2K shoots air ball but can redeem

2K shoots air ball but can redeem

By Aaron Graff

It is sad when one of the most entertaining aspects of a video game is a new feature which is clearly broken.

2K Sports launched “NBA 2K15” on Oct. 7, but gamers were let down when it didn’t live up to the hype.

The game is taking a lot of criticism for its new face scanner feature, which allows gamers to put their face on a created character, using their console cameras. But instead it usually inserts a face directly from a nightmare, which kind of makes the game funny. PlayStation 2’s “Eye Toy” would give better results. The gamer can always create their character’s face though, which is why the face scanner is not the biggest problem.


It starts with the little things.

Loading game modes should not take as long as it does. Do not worry; your console has not necessarily frozen. You just might want to step away from the game and make some dinner, eat it, take a nap and then check to see if the game is ready. Perhaps, the reason for long loading times is because of 2KTV, a series of self-promoting videos. Gamers already purchased the game. There is no reason for 2KTV.

Online gameplay is very unreliable. Even with great Internet, an online game will likely lose connection at some point before or during a game. It is 2014. Nobody wants to play the computer bots all the time. There is no challenge in that.

There is a lot of lag online and offline, and gameplay is not the best. This is something that can be fixed when updates become available for the game.

2K has never gotten some aspects right.

You can never rely on your team’s players without the ball.

On defense, nobody will thoroughly guard anyone they are supposed to, which makes scoring easy for both sides.


On offense, if you have a two-on-one break, you would expect the other player to cut to the basket to get an easy assisted layup. Instead, just before you pass to them, they will stop or move out to the three-point line, allowing the defense to transition.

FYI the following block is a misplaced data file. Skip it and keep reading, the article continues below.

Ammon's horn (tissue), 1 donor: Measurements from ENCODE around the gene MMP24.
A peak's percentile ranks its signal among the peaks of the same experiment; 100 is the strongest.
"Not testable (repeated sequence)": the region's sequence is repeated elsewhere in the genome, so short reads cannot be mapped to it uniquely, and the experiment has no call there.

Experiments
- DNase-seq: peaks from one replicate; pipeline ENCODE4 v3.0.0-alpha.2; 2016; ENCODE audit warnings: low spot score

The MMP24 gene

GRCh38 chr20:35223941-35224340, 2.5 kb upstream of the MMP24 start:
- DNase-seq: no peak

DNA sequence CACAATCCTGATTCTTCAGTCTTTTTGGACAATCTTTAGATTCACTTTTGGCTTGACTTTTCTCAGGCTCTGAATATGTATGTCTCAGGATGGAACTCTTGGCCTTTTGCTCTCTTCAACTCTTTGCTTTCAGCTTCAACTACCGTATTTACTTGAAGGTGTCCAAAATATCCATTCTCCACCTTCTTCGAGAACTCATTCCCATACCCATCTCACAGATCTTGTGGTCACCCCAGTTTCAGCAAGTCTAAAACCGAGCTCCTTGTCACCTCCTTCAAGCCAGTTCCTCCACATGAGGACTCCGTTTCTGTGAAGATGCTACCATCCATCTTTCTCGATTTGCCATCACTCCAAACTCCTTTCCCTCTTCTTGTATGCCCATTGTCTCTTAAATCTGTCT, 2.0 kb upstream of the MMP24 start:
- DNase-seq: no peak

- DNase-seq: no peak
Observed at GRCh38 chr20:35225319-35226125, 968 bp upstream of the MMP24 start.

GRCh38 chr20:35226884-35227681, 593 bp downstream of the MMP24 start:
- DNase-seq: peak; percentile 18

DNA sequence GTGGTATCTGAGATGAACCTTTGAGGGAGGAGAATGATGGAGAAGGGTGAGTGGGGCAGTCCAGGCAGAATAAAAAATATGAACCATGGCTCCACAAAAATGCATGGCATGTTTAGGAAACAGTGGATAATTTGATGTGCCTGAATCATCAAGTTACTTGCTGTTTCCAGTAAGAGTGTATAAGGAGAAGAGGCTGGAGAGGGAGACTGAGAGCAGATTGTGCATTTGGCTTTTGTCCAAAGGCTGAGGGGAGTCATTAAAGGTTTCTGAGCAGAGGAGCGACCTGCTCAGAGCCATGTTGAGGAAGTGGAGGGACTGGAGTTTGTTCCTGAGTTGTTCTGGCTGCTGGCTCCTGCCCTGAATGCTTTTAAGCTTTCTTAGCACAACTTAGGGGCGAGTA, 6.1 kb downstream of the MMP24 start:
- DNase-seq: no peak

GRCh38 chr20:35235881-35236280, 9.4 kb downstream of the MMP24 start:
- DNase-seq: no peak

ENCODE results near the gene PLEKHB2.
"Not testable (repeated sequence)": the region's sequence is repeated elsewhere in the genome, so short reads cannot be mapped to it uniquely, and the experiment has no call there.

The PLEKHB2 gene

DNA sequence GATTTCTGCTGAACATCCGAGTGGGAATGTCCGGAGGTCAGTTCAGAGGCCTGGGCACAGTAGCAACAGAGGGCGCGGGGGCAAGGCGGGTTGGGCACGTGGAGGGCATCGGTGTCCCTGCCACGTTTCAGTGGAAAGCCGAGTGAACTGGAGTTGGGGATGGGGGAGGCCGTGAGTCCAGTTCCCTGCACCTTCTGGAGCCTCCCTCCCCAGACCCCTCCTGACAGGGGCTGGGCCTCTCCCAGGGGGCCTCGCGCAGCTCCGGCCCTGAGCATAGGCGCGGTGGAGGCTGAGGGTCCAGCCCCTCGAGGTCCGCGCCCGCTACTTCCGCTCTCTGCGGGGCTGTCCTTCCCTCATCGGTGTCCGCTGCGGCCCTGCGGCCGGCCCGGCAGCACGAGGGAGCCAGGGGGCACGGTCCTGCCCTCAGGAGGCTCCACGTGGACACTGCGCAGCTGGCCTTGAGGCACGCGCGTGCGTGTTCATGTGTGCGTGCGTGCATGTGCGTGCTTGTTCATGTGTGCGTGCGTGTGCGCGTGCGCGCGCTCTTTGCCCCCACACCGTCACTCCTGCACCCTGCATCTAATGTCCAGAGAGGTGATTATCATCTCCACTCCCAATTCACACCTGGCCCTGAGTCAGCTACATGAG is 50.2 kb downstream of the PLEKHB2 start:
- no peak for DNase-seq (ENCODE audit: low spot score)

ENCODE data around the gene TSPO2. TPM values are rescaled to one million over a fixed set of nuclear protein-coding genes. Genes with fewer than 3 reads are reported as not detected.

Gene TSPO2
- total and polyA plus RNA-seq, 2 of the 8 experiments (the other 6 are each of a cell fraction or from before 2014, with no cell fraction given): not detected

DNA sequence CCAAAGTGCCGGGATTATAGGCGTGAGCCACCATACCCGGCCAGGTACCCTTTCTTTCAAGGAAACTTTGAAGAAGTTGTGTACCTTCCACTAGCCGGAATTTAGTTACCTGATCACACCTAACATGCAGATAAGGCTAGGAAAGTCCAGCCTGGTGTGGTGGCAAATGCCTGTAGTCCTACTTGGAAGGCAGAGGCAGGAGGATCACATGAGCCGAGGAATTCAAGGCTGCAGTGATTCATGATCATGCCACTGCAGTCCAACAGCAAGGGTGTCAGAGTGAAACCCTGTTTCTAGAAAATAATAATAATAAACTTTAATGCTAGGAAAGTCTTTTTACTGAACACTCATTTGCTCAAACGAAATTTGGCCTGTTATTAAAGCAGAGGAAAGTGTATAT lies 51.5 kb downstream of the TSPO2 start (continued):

It also has a newer shot bar, which is confusing at first. It is hard to tell what the difference between a good shot and a bad shot are until you get used to it.

Even the menus are more confusing. It is harder to find what you want than in previous years. It is easy to find the most popular game modes, but if you want a quick match or want to browse through the rosters, you have to navigate a little.

The most popular game modes are “My GM,” “My Player,” “My Park,” “My Team” and “My League.”

“My Player” is the only really impressive one compared to other basketball games. This year, instead of being a top draft pick, your player goes as an undrafted free agent that starts with a ten-day contract with a team you pick from a list.

Even though it would realistically be a lot harder to become a star as an undrafted free agent, it is better to work your way up. 2K also got a player from every team to record voiceovers to be a mentor to your character. Every real voice in a video game is a boost.

“My GM” and “My League” are fairly similar, and almost pointless to have both. It is just another thing that could slow down the loading times.

“My Team” is a similar game style as “Madden Ultimate Team,” a game mode from the “Madden” series. The gamer has to earn his or her players and manage them through challenges and seasons. However, “My Team” is still developing. It does not have player ratings, so it is hard for the gamer to tell which players to pick.

The best aspect of the game is the realistic graphics. This is the first year where you can look at every player and coach and know exactly who it is. Not only that, but the video game characters have the same mannerisms as the players in real life.

2K15 has unlimited potential with this, but so many new features slowing down the server make the game frustrating to play. There have to be more updates to speed this up.

Gamers should wait until those updates are applied, or the price drops. That is, unless they want decent offline play at best for $65.

Aaron Graff can be contacted at [email protected]on Twitter @Aarongraff_DE or 536-3311 ext. 269